Marriage

My Husband Was Diagnosed With MS a Year Into Our Marriage

“I remember Peter called me from a conference and said, ‘Something’s wrong with my leg. It feels numb.’ ”


spouse with ms

One Philly woman describes what it’s like to have a spouse with MS. Photograph by Andre Rucker

This story is one piece of our Marriage Stories feature, a look inside real-life Philadelphia marriages. Here, Denise and Peter Mariotti, married 33 years, share their story.

I met my husband at a mutual friend’s wedding. He was the best man, and I was the maid of honor. He was a very, very handsome guy, still is, drove a little Italian sports car, the whole thing. He wanted absolutely nothing to do with me, but our friends kept trying to get us together. Long story short, we dated for about three years and got married.

It was a fun life, our first year of marriage. But I remember Peter called me from a work conference and said, “Something’s wrong with my leg. It feels numb.” I didn’t really pay much attention until he came home. When I saw him get off the plane, I’m like, oh, something’s wrong. He was almost dragging his leg. We weren’t even married for a year — I was 28 and he was 31 — and he was diagnosed with MS. But his symptoms subsided, which often happens with that disease. So it was a terrible diagnosis, but it wasn’t really impacting our lives very much at that point.

When our youngest daughter was born, Peter started to experience more symptoms and began to need a cane to get around. Then he moved to a walker, then a walker and a wheelchair — like, a normal wheelchair — and now, he can’t get around without being in his power chair every single day.

I think if you asked him, he would say the thing that frustrates me the most is that chair — it’s a giant electric wheelchair, the limousine of wheelchairs. He was a crappy driver when he used to be able to drive a car, and he hasn’t improved at all in driving a wheelchair in my beautiful apartment. He’s constantly banging into a wall, banging into a door, scraping something. I am always furious with him about that.

We have made a very good life for ourselves, but I’m 59, he’s 62, and it seems unfair that we can’t do things together that our other couple friends are able to do, like pick up and go away for the weekend. Our friends invite us down to Florida all the time, but Peter can’t do that, and I don’t really want to go by myself. I have a lot of work events, and he can come with me, but getting him in a tux and being at a function where people are dancing the night away isn’t fun for him, and it’s not fun for me. But I can’t focus on that. It’s just not what our life is.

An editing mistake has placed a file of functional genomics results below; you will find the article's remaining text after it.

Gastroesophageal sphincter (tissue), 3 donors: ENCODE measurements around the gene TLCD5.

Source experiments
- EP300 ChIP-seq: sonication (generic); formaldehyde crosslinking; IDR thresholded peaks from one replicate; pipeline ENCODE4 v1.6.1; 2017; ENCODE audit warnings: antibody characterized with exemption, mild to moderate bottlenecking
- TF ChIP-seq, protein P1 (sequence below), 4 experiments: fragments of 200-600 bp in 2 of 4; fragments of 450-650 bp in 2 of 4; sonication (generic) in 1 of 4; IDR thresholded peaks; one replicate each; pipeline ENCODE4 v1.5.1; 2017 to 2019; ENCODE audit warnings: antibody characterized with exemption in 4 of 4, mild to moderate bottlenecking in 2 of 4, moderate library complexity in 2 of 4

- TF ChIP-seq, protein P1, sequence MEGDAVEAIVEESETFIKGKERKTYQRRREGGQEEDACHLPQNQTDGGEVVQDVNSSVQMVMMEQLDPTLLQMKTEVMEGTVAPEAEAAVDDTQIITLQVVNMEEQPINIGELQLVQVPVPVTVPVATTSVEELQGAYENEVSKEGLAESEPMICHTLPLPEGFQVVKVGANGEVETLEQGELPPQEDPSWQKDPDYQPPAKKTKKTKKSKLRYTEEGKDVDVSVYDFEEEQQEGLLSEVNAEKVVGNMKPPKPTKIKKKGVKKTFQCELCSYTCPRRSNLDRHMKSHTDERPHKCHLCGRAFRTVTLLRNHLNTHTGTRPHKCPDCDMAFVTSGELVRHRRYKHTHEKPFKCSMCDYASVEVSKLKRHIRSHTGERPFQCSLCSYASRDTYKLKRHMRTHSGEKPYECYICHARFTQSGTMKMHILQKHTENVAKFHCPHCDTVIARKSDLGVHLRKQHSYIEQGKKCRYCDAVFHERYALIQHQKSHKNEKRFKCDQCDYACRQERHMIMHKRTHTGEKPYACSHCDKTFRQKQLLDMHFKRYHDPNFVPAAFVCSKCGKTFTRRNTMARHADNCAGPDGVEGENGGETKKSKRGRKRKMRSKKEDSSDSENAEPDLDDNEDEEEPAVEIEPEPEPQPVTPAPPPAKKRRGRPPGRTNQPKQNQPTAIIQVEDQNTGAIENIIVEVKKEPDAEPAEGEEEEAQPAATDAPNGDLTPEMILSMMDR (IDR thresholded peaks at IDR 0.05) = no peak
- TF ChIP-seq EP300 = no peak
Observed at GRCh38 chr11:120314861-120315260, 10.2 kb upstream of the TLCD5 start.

There are many days where I’ve thought, Please don’t make me do this one more day, and I’m certain, God love him, that he actually thinks that more often than I do, for many, many reasons. But together, we get through it all, and we pull each other through. We kick and scream and holler at each other sometimes, or get frustrated — with the disease, not the person, but that’s not how it always comes out — but I just think we have been so incredibly blessed in our lives, despite this crazy, horrible, rotten, lousy disease that we both hate. People always say to me, “I don’t know how you do it,” and I’m like, well, I have the same issues in a marriage as you do. The same ups, the same downs, it just has this extra little complication. I won’t say it hasn’t been hard, but it’s actually pretty okay with me.

Published as a part of a “Marriage Stories” feature in the April 2020 issue of Philadelphia magazine.